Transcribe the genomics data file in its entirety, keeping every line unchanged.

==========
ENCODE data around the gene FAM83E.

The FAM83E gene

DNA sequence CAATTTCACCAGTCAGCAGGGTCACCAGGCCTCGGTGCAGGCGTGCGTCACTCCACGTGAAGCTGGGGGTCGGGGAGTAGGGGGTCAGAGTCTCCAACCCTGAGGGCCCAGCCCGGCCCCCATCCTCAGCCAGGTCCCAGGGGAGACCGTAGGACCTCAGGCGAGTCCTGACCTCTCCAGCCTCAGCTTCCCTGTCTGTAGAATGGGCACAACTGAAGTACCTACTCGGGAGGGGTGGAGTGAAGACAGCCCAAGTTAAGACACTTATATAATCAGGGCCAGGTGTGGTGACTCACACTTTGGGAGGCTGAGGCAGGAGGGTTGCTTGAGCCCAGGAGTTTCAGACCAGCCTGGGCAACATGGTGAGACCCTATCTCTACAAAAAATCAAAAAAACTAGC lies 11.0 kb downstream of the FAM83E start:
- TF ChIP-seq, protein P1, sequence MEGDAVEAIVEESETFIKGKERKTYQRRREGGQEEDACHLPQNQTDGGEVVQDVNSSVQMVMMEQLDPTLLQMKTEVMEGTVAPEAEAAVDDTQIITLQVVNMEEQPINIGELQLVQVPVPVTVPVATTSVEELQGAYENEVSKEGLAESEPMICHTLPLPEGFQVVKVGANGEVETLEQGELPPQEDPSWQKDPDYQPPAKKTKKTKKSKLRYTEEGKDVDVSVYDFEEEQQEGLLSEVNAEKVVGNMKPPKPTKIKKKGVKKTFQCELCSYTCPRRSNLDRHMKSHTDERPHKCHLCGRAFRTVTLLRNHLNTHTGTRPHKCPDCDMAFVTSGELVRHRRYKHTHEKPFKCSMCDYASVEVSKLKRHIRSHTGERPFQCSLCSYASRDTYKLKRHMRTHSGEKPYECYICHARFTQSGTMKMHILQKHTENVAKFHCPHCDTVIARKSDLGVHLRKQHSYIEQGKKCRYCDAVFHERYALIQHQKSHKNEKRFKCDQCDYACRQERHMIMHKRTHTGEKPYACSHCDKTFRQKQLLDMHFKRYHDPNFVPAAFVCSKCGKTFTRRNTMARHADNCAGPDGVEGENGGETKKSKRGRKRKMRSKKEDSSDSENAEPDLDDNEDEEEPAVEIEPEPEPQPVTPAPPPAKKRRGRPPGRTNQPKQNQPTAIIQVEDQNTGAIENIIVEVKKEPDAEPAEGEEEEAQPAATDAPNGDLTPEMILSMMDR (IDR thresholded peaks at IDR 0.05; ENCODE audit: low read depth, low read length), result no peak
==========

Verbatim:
ENCODE data around the gene FAM83E.

The FAM83E gene

DNA sequence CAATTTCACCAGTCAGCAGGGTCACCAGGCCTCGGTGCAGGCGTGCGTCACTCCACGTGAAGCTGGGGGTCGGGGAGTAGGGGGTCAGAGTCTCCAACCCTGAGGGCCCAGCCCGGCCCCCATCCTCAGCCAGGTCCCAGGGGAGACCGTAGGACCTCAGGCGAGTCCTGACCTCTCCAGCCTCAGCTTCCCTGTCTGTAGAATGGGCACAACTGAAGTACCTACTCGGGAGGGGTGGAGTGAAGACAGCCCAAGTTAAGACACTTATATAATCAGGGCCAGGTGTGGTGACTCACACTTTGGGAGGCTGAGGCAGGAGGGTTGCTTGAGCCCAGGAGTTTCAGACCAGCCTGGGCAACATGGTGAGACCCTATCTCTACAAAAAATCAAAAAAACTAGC lies 11.0 kb downstream of the FAM83E start:
- TF ChIP-seq, protein P1, sequence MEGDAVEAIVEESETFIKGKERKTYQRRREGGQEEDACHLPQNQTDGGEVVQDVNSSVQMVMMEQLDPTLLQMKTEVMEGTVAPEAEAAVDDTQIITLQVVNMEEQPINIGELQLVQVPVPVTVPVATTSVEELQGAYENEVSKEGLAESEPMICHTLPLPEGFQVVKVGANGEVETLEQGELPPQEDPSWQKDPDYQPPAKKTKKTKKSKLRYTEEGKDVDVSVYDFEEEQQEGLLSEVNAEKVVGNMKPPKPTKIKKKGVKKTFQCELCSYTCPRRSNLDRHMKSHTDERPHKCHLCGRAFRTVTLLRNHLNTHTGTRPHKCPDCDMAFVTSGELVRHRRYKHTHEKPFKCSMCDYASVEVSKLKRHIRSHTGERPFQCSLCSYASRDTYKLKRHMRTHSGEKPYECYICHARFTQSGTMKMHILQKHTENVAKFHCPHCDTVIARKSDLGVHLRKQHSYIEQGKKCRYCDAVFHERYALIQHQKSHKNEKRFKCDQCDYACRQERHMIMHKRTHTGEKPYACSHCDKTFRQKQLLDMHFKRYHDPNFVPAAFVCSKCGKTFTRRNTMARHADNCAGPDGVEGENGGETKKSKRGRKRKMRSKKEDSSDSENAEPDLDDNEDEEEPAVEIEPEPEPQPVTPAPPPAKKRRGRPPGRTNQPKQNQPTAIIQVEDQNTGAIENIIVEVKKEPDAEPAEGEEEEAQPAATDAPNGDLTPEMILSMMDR (IDR thresholded peaks at IDR 0.05; ENCODE audit: low read depth, low read length), result no peak